FOCUS ON TEACHING
Clark imparts real-world knowledge on athletic training students
It’s sometimes said — usually by those determined to disparage educators — those who can, do. Those who can’t, teach.
And then there is Shari Clark, who is both a doer and a teacher — much to the benefit of students within UW–Madison’s Athletic Training program.
“One of my favorite aspects about the Athletic Training program at UW–Madison is how those in the classroom, like Shari, have clinical experience as well as a background in teaching,” says Allyssa Memmini, a senior studying to become an athletic trainer. “Instead of lecturing directly from a textbook, Shari consistently gives real-world examples to explain specific concepts on a whole different level.”
Clark splits her time between the Department of Kinesiology, where she is a faculty associate and the Athletic Training program’s clinical coordinator, and UW Health, where she works in the Sports Rehabilitation Clinic as a senior athletic trainer. In addition to having a caseload of patients at UW Health, Clark also stays active in athletic training by providing on-field coverage each fall for the Belleville (Wis.) High School football team.
“I really do have my foot in both worlds,” she says of her academic and clinical realms.
Clark, who earned an undergraduate degree in kinesiology from UW–Madison in 1988 and a master’s in curriculum and instruction from the university in 2003, says that from a relatively young age she knew she wanted to work in a medical field. Like many, although she had a general sense of what doctors and nurses do, the world of athletic trainers was mostly an unknown.
At the most basic level, she explains that athletic trainers are on the front lines of the health care profession as they collaborate with both the patient and physicians to provide preventative services, emergency care, clinical diagnosis, therapeutic intervention and rehabilitation of injuries and medical conditions.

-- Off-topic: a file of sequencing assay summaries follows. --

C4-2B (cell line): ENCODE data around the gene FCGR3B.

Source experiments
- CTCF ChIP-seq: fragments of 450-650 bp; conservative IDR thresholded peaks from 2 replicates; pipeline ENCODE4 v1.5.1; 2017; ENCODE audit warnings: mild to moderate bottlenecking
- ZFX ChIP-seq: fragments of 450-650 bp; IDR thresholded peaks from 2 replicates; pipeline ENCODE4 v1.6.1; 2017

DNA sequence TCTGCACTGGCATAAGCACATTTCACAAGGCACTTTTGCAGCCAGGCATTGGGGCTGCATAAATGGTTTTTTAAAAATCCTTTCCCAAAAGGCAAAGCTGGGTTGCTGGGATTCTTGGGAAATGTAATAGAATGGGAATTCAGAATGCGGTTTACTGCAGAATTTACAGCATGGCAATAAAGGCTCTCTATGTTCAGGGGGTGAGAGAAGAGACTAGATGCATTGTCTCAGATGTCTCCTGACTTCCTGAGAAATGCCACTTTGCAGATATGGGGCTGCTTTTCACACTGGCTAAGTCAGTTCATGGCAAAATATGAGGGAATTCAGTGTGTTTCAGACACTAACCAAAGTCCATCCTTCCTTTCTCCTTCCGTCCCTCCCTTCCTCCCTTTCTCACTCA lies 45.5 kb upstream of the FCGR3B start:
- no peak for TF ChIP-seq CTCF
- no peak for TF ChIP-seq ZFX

Each year a cohort of 18 students is admitted to UW–Madison’s Athletic Training program, which is an undergraduate professional program offering a strong mix of basic sciences, kinesiology courses and athletic training subject matter. Outside of the classroom, students at UW–Madison gain real world, clinical experiences with Badger sports teams on campus and in area high school settings.
In her role as the clinical coordinator, Clark assigns students to their clinical learning site and preceptor. And as a faculty associate, she also teaches classes, including courses on therapeutic strategies, and medical aspects of sport and exercise.
“This profession can be very rewarding in that it allows you to really get to know your patient as a person, and then help that person navigate all the things related to their health care and ultimately overcome an injury to get back to doing what they love,” says Clark, who is just as passionate about taking her experiences as a working athletic trainer and imparting that knowledge to her students.
And that’s a win-win for all involved.
“I am thrilled that our students can benefit from Shari’s expertise in the classroom and lab settings,” says Andrew Winterstein, director for the Athletic Training program. “The fact that they can learn from a practicing athletic training professional gives them a deeper insight into the material and the dynamics of patient care. She is wonderful at bridging the current evidence with the ‘real world’ realities and practice of patient care.”